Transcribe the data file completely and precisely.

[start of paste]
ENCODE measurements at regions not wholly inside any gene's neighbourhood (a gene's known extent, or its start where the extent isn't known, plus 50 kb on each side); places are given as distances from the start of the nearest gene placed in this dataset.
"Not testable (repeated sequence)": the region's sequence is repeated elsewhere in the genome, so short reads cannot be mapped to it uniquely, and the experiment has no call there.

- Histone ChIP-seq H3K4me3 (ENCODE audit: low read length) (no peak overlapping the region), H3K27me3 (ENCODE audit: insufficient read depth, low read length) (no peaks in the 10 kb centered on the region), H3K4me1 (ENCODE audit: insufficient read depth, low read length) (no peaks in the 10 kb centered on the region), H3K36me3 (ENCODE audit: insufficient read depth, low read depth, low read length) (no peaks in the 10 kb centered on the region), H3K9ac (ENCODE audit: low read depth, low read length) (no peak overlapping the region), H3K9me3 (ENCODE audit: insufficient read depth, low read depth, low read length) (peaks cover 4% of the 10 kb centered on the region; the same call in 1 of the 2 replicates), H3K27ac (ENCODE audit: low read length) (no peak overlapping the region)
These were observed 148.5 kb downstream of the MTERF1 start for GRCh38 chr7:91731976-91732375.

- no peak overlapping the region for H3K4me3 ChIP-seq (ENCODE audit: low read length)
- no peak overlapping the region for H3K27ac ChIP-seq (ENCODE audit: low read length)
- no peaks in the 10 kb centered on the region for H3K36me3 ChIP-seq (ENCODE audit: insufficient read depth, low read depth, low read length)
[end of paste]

ENCODE measurements at regions not wholly inside any gene's neighbourhood (a gene's known extent, or its start where the extent isn't known, plus 50 kb on each side); places are given as distances from the start of the nearest gene placed in this dataset.
"Not testable (repeated sequence)": the region's sequence is repeated elsewhere in the genome, so short reads cannot be mapped to it uniquely, and the experiment has no call there.

- Histone ChIP-seq H3K4me3 (ENCODE audit: low read length) (no peak overlapping the region), H3K27me3 (ENCODE audit: insufficient read depth, low read length) (no peaks in the 10 kb centered on the region), H3K4me1 (ENCODE audit: insufficient read depth, low read length) (no peaks in the 10 kb centered on the region), H3K36me3 (ENCODE audit: insufficient read depth, low read depth, low read length) (no peaks in the 10 kb centered on the region), H3K9ac (ENCODE audit: low read depth, low read length) (no peak overlapping the region), H3K9me3 (ENCODE audit: insufficient read depth, low read depth, low read length) (peaks cover 4% of the 10 kb centered on the region; the same call in 1 of the 2 replicates), H3K27ac (ENCODE audit: low read length) (no peak overlapping the region)
These were observed 148.5 kb downstream of the MTERF1 start for GRCh38 chr7:91731976-91732375.

- no peak overlapping the region for H3K4me3 ChIP-seq (ENCODE audit: low read length)
- no peak overlapping the region for H3K27ac ChIP-seq (ENCODE audit: low read length)
- no peaks in the 10 kb centered on the region for H3K36me3 ChIP-seq (ENCODE audit: insufficient read depth, low read depth, low read length)